Fundrise Review

Fundrise eFunds and eReits: Why I was compelled to their sleek platform

FundriseFundrise can be referred to as one of the original grand daddies of the crowdfunding space. Founded in 2010, the company recorded some impressive early success and has shown sustained growth in the crowdfunding space.

The platform allows you to make a single investment and get diversified across dozens of individual real estate assets  in the fundrise eFunds and eReits portfolios.

According to the Fundrise website, they are the first online investment platform to create a simple, low-cost way for anyone to unlock real estate’s historically consistent and exceptional returns.

Fundrise boasts of a mission to build “the best investing experience by minimizing fees, improving long-term return potential, and unlocking access for everyone”


Before we jump into the nitty gritty on Fundrise eFunds, and fundrise eReits though, there is the question of the one word I very casually slid in on you at the beginning – Crowdfunding. What is it exactly?


What is Crowdfunding?


Crowdfunding is the increasingly popular process or practice of sourcing the funding for a project or venture by raising itty bitty amounts of cash from a large number of regular folk, typically via the internet.

All these small and seemingly insignificant drops of cash however can very quickly turn into a large pile of investible funds for the company initiating the crowdfunding.

It is no wonder Crowdfunding sites are popping up at a rather high rate these days. Fundrise, though new itself, can claim to be one of the veterans in a very new, and untested industry. Let’s dive in and talk more fund-rising shall we?



How does the whole Fundrise operation work?


When you invest in Fundrise, your cash is placed into a diversified portfolio fundrise eFunds or eReits, made up of real estate projects Fundrisenegotiated, acquired, and managed by the company.

With an investment as low as $500 to open an account, you are placed in the Starter portfolio, which is just a cool name for the diversified mix of Fundrise eFunds (electronic funds) and Fundrise eREITS (electronic Real Estate Investment Trust) with real estate projects located strategically across the U.S.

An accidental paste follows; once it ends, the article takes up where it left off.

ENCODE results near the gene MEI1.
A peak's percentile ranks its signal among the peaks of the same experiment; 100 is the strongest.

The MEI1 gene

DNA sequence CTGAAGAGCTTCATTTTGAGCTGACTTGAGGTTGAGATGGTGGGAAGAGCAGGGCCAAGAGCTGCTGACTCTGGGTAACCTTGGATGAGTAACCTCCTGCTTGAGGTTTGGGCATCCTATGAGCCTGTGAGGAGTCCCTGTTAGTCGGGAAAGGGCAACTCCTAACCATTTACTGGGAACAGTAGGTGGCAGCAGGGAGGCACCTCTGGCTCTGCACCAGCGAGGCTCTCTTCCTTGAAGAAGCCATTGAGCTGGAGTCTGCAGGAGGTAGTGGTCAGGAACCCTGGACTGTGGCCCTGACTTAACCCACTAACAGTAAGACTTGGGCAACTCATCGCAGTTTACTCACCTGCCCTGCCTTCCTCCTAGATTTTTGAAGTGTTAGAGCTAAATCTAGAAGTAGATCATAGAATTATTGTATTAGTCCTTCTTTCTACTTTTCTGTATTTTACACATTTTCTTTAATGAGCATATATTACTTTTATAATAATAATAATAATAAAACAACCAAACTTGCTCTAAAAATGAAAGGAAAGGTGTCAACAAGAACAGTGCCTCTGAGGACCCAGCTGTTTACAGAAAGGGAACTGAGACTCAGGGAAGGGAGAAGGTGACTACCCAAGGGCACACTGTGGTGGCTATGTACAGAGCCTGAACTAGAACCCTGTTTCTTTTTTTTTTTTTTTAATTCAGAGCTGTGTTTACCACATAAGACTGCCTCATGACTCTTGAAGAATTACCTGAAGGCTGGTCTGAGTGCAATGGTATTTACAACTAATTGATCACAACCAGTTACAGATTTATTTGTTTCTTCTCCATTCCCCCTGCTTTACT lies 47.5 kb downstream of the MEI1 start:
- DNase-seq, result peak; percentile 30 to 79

Bump your initial investment to $1000 (or once you hit the $1k mark in your Fundrise account) and you are immediately upgraded to the Core account level. The core is particularly nice because you can invest choosing one of three laid out strategies:


  1. Supplemental Income: Focused on creating a steady income stream, this investment strategy aims to earn returns via quarterly dividends. It is therefore for you if you are looking for steady quarterly cash flow.


  1. Balanced Investing: This account targets building wealth via a diversified blend of both quarterly dividends paid out and appreciation.


  1. Long-Term Growth: As the name implies, this is designed to earn superior returns over the long term via appreciation in share value. You should not expect a ton of dividends out of this strategy.



Do I have to be Accredited to Join Fundrise?


This question I am particularly happy to answer as it is one which drove me bunkers when I was looking for the right platform to invest with.

Unlike other platforms like say, Patch of Land, or Crowd Street – with Fundrise, you do not have to be an accredited investor to gain access to the platform and begin your real estate investment journey.


This is particularly nice because most working class individuals and families do not meet the strict requirements from an income level to be regarded as accredited investors.


For the geeks out there who just need to know, an accredited investor is a person with a net worth of at least $1,000,000.00, excluding the primary residence value, or have income of at least $200,000 each of the last two years (or $300,000 combined income for a married couple).

Not me yet folks, not even close, but hey, stay with me on this journey and we can all push each other to pinnacle of our dreams.


How well has Fundrise Performed?


Well, I’m so glad you asked. The graphic below reveals the company’s average annualized returns dating back to 2014. To take full advantage of these kinds of numbers however, you would be invested with Fundrise for the long-haul.





The Fundrise eDirect offerings, or eREITS and Fundrise eFunds charge 0.85% in annual management fees. Fundrise does have an investment management services branch and clients subscribed to that pay 0.15 annual investment advisory fees (although these fees could be waived in certain circumstances)